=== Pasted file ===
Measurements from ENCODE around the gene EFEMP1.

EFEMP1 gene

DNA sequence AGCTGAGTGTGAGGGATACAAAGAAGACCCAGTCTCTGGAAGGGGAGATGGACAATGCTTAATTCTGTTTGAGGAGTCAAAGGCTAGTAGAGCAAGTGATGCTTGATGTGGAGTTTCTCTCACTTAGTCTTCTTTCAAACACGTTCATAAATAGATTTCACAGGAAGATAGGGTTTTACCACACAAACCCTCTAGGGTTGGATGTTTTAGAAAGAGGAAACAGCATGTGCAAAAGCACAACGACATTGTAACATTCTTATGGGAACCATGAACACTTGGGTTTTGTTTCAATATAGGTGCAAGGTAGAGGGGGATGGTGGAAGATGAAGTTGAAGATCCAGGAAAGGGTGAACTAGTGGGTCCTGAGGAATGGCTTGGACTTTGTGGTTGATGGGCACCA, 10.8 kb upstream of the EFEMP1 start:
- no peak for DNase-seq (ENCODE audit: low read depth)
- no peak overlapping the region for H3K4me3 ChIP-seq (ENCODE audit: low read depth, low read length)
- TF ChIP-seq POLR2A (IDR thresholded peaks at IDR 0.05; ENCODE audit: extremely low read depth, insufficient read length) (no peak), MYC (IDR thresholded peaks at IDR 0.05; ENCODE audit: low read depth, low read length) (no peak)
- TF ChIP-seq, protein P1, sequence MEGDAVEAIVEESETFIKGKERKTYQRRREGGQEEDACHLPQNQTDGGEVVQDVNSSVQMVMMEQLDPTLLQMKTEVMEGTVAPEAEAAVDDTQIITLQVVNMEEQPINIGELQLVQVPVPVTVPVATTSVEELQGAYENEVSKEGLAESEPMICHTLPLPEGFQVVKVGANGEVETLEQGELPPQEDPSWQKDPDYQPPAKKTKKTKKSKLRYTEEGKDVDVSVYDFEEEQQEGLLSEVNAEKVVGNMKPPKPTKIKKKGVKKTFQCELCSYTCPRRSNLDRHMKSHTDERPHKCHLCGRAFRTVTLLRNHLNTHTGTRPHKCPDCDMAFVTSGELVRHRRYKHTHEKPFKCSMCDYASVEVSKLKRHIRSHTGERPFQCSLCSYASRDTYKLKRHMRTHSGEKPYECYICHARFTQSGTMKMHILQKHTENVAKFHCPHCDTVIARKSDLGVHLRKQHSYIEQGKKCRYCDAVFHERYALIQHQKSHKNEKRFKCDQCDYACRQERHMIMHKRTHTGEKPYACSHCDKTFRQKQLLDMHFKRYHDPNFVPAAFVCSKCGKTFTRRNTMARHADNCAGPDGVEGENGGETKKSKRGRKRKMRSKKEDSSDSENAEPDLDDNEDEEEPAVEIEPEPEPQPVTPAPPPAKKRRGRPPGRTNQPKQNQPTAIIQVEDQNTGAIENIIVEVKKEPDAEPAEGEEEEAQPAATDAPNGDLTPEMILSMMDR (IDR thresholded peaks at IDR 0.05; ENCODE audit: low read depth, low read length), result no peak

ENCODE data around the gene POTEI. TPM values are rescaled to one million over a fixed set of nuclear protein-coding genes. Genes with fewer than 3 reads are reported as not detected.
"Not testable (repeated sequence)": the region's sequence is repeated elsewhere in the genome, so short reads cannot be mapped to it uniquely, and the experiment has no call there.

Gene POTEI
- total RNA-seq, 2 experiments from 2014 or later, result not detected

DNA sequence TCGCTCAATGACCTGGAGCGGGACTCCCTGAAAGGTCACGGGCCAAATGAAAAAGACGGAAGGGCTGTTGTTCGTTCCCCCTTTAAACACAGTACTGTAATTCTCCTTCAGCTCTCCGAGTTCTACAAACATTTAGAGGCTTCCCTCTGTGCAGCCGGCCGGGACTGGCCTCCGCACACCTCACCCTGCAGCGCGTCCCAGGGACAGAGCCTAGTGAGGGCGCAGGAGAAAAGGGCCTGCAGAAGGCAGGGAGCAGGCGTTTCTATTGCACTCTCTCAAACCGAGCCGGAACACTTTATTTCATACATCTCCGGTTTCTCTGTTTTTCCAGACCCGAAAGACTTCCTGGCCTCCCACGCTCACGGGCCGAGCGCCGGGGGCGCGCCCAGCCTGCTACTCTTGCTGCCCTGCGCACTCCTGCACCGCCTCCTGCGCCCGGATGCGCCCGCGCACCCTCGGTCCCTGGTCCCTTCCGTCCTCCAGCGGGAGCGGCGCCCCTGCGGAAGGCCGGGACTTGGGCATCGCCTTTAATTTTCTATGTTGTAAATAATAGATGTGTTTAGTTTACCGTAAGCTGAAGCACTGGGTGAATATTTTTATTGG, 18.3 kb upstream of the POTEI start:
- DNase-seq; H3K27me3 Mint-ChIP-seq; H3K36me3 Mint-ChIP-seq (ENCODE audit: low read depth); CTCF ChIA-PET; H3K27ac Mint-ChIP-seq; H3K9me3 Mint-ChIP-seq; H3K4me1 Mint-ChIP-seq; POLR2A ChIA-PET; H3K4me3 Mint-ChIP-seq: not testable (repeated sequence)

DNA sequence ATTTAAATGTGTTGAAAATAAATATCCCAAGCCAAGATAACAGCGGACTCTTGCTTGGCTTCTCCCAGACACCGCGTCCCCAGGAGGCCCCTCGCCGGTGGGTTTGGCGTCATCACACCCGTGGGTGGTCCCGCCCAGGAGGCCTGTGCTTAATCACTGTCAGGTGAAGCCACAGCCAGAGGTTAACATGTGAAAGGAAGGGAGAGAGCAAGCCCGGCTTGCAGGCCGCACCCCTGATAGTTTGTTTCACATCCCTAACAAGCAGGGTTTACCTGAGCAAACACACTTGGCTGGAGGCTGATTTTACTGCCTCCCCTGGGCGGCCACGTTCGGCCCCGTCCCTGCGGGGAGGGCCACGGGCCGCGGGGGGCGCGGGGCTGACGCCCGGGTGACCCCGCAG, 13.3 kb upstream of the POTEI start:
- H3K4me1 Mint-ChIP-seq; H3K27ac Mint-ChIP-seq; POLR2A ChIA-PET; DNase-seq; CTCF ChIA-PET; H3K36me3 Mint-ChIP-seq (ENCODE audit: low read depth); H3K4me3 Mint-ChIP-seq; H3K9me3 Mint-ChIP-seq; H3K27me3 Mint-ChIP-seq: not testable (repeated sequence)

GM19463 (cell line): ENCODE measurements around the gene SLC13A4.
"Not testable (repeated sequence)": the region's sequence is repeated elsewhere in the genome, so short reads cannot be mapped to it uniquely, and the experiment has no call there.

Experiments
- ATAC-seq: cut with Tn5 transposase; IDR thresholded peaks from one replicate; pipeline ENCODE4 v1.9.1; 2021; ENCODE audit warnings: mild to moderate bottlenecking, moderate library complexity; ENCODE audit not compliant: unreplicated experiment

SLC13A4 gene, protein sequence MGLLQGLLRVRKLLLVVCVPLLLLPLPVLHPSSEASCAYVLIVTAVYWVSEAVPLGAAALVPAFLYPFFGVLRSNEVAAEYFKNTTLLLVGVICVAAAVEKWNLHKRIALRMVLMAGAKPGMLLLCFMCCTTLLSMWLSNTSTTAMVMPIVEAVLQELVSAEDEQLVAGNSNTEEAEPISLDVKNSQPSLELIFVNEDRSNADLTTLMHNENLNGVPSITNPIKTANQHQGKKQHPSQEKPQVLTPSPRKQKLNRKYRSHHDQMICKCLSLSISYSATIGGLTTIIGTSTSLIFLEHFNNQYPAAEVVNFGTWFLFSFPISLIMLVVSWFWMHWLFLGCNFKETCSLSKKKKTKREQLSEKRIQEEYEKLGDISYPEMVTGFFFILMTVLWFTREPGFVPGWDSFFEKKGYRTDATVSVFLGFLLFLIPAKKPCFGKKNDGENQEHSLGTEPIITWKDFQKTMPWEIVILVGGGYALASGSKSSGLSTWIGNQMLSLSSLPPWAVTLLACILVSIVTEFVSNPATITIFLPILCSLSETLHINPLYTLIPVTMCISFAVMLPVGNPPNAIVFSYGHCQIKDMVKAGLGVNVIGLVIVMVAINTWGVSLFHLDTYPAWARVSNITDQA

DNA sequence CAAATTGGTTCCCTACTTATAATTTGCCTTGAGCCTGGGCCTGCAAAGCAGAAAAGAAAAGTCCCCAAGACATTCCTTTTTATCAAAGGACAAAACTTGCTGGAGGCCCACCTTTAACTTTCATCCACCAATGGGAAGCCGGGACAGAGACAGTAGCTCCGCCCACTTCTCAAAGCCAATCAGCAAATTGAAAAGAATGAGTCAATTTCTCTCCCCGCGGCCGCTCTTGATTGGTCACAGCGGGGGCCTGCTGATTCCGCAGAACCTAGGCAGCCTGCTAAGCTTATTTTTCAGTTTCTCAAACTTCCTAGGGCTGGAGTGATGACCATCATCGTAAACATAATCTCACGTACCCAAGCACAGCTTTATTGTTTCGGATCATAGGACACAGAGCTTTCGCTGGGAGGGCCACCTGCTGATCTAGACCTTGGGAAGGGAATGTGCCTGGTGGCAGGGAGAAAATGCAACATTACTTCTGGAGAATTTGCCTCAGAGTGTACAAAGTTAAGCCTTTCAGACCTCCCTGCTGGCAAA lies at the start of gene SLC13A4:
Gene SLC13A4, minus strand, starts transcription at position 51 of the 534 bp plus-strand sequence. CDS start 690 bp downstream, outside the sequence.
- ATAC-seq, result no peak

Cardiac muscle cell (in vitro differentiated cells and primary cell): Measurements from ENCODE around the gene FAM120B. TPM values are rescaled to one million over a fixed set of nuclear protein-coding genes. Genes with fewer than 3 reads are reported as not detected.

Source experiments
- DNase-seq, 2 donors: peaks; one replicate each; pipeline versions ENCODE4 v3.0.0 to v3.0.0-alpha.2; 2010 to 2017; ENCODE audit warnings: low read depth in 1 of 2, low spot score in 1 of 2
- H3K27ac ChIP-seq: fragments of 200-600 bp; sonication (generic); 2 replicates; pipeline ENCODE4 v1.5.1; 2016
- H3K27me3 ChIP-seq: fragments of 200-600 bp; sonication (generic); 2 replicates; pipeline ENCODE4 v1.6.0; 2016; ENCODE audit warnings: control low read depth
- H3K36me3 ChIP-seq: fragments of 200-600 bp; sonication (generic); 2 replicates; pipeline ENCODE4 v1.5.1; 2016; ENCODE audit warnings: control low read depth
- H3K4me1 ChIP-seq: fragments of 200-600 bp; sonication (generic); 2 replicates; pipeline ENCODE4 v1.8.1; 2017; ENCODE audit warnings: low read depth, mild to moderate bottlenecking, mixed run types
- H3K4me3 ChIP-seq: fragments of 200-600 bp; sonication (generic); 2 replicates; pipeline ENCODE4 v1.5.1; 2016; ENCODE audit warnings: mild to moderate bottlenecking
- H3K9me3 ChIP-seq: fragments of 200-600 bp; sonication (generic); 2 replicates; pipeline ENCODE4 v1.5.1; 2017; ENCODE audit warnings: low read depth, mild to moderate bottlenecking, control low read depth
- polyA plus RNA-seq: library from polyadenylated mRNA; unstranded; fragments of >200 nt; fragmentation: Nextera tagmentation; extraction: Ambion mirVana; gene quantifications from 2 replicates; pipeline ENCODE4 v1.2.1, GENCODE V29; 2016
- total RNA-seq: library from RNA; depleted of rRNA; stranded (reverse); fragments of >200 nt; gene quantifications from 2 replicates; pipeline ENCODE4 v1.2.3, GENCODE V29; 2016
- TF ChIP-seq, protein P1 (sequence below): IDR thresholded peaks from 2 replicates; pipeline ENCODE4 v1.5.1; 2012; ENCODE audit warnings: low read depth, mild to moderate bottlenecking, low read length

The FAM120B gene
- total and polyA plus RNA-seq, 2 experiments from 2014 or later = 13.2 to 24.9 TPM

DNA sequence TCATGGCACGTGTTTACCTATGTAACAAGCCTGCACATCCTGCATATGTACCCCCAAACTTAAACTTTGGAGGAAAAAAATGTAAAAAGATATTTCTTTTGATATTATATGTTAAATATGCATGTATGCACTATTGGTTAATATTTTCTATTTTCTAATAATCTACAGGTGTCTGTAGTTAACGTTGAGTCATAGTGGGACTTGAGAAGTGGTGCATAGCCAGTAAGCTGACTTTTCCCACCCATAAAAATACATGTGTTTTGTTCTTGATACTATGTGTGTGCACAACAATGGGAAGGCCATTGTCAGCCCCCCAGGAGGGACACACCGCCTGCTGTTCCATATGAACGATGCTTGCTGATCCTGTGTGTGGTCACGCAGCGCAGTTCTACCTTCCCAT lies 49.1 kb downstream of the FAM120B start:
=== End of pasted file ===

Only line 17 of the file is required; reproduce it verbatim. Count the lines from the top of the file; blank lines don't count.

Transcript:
"Not testable (repeated sequence)": the region's sequence is repeated elsewhere in the genome, so short reads cannot be mapped to it uniquely, and the experiment has no call there.